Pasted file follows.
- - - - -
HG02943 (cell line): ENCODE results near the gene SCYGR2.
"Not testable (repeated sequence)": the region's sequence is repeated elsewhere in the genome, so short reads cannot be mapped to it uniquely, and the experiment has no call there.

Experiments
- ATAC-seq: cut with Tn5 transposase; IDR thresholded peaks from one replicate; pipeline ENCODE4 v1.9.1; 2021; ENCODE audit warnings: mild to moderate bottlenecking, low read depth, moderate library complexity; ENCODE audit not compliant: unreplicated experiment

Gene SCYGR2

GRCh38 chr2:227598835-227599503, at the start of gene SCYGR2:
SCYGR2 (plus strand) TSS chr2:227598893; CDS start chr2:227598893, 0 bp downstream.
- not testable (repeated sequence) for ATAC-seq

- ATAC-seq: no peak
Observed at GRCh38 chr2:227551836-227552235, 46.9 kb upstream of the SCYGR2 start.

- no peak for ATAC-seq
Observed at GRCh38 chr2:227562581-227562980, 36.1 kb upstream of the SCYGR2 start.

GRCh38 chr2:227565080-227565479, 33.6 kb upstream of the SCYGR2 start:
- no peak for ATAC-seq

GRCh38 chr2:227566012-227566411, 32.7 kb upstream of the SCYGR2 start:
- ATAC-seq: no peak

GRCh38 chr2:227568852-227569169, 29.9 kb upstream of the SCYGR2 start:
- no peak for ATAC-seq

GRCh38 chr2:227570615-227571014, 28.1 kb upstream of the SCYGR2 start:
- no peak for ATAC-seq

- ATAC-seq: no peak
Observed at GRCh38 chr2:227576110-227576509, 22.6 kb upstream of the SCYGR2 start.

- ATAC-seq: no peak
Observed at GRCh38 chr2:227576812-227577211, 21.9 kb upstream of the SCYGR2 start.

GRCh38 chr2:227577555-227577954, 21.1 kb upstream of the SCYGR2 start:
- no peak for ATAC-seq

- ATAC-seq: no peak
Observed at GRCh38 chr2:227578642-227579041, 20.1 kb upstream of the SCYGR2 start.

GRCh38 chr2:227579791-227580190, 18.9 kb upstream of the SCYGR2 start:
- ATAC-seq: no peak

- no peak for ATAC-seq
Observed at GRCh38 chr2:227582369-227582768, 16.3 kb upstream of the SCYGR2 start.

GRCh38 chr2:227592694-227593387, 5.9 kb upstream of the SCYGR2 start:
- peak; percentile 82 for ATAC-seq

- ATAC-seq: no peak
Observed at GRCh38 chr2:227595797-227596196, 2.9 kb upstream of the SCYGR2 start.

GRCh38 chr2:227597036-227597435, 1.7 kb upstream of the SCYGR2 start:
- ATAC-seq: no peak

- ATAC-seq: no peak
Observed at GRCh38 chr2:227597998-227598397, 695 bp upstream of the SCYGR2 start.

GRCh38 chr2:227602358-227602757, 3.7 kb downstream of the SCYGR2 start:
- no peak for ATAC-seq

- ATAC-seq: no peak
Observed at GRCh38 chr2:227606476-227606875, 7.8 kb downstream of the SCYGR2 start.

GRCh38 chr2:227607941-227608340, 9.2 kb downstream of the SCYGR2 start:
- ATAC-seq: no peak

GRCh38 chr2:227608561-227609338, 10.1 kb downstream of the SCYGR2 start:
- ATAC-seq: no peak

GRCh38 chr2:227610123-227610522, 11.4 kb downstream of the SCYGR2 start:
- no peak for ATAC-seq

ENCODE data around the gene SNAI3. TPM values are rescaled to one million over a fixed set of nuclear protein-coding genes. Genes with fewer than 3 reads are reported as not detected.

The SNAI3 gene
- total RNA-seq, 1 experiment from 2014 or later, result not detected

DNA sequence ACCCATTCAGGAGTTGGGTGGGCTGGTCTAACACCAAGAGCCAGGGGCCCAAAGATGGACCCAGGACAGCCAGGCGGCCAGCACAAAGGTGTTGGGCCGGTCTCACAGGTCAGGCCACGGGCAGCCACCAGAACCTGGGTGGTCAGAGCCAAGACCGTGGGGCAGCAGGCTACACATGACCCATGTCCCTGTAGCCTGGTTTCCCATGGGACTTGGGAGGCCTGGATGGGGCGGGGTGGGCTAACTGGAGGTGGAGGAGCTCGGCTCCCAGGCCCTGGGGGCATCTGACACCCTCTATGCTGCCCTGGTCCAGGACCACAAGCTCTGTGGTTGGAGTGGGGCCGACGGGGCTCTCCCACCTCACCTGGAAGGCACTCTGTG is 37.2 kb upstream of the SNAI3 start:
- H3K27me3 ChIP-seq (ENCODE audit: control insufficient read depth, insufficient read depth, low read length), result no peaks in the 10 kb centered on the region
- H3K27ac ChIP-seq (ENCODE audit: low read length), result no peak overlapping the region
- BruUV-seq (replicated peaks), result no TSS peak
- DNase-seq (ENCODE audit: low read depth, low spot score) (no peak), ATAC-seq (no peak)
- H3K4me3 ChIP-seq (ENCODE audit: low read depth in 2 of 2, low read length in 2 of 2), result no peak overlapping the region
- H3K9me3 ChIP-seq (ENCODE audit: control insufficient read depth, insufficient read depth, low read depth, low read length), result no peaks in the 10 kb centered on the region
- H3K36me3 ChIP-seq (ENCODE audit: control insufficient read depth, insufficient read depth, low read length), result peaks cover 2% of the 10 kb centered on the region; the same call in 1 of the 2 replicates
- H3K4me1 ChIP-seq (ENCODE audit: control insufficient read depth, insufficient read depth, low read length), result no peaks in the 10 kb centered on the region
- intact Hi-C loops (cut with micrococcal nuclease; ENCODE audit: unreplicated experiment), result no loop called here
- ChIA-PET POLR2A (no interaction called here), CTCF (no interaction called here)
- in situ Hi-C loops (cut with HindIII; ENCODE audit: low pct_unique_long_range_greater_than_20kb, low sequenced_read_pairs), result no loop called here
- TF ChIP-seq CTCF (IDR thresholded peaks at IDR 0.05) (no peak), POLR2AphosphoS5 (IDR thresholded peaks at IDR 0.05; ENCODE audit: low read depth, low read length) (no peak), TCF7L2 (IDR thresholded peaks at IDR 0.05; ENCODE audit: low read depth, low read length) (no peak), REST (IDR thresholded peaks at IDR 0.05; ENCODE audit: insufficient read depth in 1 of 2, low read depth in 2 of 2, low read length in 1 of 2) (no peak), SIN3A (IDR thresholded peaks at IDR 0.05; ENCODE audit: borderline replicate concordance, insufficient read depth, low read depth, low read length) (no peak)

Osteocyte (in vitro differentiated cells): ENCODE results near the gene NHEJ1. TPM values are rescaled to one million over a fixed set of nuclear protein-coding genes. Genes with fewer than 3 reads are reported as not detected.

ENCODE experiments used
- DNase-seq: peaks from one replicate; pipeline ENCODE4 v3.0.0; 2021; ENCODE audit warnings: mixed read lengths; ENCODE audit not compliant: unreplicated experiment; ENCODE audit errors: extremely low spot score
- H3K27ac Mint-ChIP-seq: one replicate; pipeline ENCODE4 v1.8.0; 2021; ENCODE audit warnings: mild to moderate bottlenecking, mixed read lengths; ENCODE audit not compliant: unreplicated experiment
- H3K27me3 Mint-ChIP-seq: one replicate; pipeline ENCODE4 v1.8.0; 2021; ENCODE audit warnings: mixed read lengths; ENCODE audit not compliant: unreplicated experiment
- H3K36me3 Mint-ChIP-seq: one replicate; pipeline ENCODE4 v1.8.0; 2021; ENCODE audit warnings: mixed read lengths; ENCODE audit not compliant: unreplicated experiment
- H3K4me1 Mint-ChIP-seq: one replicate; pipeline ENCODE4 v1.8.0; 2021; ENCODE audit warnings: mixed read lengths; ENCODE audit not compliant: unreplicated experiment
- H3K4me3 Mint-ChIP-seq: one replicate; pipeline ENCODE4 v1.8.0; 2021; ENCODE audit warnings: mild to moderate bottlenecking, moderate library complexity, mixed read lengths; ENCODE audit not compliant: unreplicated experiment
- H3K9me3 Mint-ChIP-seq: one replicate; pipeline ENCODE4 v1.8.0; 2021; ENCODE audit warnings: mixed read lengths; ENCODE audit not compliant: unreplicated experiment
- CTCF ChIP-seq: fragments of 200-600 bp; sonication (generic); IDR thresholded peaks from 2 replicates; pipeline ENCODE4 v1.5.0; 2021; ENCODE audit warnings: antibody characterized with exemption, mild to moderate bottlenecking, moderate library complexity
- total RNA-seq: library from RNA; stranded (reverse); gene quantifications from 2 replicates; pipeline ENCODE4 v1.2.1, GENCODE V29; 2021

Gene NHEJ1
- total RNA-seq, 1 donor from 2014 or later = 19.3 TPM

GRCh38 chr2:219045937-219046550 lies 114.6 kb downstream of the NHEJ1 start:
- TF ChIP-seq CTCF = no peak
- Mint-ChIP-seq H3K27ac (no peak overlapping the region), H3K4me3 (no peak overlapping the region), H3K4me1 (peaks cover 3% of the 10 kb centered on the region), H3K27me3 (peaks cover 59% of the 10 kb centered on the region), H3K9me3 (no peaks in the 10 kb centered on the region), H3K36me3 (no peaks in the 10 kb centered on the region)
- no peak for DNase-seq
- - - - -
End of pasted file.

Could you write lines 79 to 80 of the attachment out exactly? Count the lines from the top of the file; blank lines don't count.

- total RNA-seq, 1 donor from 2014 or later = 19.3 TPM

GRCh38 chr2:219045937-219046550 lies 114.6 kb downstream of the NHEJ1 start: